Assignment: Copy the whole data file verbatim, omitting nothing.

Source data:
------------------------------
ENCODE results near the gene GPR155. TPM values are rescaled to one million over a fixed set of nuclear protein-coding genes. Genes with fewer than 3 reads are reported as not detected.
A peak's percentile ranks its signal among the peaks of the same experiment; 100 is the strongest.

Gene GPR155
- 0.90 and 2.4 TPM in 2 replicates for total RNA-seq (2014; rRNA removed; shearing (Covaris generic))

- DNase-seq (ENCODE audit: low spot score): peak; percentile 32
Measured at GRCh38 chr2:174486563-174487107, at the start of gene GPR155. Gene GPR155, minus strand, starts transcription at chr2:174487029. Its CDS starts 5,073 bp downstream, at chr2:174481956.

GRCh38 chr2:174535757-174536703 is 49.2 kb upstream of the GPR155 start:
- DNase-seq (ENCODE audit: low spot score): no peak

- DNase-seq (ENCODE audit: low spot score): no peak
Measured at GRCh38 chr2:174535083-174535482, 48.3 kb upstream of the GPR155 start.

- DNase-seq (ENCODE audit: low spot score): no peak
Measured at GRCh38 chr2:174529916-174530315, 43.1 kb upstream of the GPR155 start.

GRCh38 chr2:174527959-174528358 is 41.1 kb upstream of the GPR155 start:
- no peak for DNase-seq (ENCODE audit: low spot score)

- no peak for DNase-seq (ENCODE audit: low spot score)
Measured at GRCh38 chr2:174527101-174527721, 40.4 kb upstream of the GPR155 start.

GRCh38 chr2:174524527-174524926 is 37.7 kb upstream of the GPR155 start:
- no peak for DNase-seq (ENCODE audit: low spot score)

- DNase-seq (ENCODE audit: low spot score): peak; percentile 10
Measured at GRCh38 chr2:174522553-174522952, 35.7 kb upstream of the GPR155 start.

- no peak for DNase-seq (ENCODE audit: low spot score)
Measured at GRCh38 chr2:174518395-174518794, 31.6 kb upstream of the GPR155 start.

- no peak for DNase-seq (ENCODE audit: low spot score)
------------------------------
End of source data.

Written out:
ENCODE results near the gene GPR155. TPM values are rescaled to one million over a fixed set of nuclear protein-coding genes. Genes with fewer than 3 reads are reported as not detected.
A peak's percentile ranks its signal among the peaks of the same experiment; 100 is the strongest.

Gene GPR155
- 0.90 and 2.4 TPM in 2 replicates for total RNA-seq (2014; rRNA removed; shearing (Covaris generic))

- DNase-seq (ENCODE audit: low spot score): peak; percentile 32
Measured at GRCh38 chr2:174486563-174487107, at the start of gene GPR155. Gene GPR155, minus strand, starts transcription at chr2:174487029. Its CDS starts 5,073 bp downstream, at chr2:174481956.

GRCh38 chr2:174535757-174536703 is 49.2 kb upstream of the GPR155 start:
- DNase-seq (ENCODE audit: low spot score): no peak

- DNase-seq (ENCODE audit: low spot score): no peak
Measured at GRCh38 chr2:174535083-174535482, 48.3 kb upstream of the GPR155 start.

- DNase-seq (ENCODE audit: low spot score): no peak
Measured at GRCh38 chr2:174529916-174530315, 43.1 kb upstream of the GPR155 start.

GRCh38 chr2:174527959-174528358 is 41.1 kb upstream of the GPR155 start:
- no peak for DNase-seq (ENCODE audit: low spot score)

- no peak for DNase-seq (ENCODE audit: low spot score)
Measured at GRCh38 chr2:174527101-174527721, 40.4 kb upstream of the GPR155 start.

GRCh38 chr2:174524527-174524926 is 37.7 kb upstream of the GPR155 start:
- no peak for DNase-seq (ENCODE audit: low spot score)

- DNase-seq (ENCODE audit: low spot score): peak; percentile 10
Measured at GRCh38 chr2:174522553-174522952, 35.7 kb upstream of the GPR155 start.

- no peak for DNase-seq (ENCODE audit: low spot score)
Measured at GRCh38 chr2:174518395-174518794, 31.6 kb upstream of the GPR155 start.

- no peak for DNase-seq (ENCODE audit: low spot score)